I wrestled with the same things you are thinking about for your wife's hunt. None of the units with California bighorns (Newfies, Oak Creek, Stansbury) have older trophy rams. I knew I would not kill a monster on these units, but also knew it might take me 10 more years to draw a Book Cliffs tag with true rocky mtn bighorns. I opted to hunt for the experience and hope that I can also draw a Desert Bighorn tag before I am 80 years old!! I scouted each of the cali units and landed on the Newfies simply because the unit has more sheep, but it is a rugged, desolate place and the causeway road and the lower roads around the mountain range can be rough and easy to get stuck in if you get a lot of weather (which we did this year so it was a little stressful). If I were to do it over again, I think I would go with the Oak Creek just to reduce the logistical challenges and focus only on hunting. You'll likely see more sheep on the Newfies but the size and age of rams is pretty equal.

My ram is likely 5 or 6, but his bases are so smooth that it is hard to tell. The biologist that checked in my ram and plugged the horn thought 5 but wasn't sure. I sent in some teeth so should know for sure in March. He has 14" bases which is above average out there, but doesn't carry the mass all the way through the tips, which is obviously indicative of a younger ram. I am happy with him and the experience. Did see a couple rams that were bigger but they were mostly alone and cruising and nearly impossible to get close to.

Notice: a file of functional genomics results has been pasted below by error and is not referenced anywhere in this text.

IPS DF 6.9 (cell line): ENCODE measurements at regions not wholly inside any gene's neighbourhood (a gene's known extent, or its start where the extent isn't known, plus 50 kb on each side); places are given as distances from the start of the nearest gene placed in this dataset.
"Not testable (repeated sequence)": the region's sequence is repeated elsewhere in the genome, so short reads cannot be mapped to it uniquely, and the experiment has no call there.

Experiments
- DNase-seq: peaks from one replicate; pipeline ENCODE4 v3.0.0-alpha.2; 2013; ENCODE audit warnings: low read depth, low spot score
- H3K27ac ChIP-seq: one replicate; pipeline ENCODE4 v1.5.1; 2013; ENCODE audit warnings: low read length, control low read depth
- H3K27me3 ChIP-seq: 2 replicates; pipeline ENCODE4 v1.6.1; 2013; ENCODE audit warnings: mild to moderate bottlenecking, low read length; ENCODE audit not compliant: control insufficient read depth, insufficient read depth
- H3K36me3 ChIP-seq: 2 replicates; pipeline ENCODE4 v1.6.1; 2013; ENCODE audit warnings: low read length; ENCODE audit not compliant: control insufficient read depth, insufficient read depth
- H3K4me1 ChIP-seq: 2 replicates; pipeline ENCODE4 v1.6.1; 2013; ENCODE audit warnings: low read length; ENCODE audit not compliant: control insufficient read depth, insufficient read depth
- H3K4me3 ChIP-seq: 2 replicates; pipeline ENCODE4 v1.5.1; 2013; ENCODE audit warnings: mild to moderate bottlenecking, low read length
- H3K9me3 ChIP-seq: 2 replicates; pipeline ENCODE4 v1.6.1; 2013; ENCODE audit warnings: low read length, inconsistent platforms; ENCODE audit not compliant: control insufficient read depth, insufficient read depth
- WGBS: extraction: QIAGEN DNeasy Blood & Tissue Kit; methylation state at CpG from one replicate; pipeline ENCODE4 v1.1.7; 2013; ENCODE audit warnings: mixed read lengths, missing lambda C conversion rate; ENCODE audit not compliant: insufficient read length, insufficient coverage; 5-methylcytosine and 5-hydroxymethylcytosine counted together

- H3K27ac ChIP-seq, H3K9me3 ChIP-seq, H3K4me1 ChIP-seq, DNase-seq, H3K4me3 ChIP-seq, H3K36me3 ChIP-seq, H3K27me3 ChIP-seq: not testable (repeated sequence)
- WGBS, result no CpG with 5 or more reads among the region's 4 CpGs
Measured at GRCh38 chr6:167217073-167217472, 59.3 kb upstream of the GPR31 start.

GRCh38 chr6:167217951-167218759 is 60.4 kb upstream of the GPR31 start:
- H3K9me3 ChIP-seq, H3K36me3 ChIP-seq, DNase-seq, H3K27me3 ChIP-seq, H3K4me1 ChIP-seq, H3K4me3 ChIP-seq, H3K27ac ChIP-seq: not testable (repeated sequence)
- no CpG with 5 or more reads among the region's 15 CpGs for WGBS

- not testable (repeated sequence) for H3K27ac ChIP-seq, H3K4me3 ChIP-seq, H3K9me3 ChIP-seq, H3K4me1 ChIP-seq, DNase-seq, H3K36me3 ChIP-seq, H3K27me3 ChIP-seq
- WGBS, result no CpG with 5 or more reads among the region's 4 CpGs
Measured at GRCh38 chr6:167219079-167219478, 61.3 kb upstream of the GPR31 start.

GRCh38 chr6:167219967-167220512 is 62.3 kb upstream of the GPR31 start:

Happy to talk and share more with you if it is helpful as you are deciding on your wife's hunt. How many points does she have?
 

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Discussion Starter · #24 ·
She has 20 if I remember right. Barring any changes in the sheep herds (always a possibility it seems), I’m pretty sure it will be the Oak Creeks or maybe the Stansburys. I killed my ram on the Stans in 2015. Not an easy hunt but close enough that she can sleep in her own bed at night. I like the Oak Creek option though, as we can camp and hunt. we’ll see…
I had 21 points and drew with no issues. After my experience, I would also do the first hunt as I think the sheep were really spooky on my hunt (2nd hunt Oct 29-Nov 18) after being chased a bunch, and I did not benefit from the rut like I thought we would. Sheep were definitely showing signs of the rut but the biggest rams were way up high and alone and not with the ewes.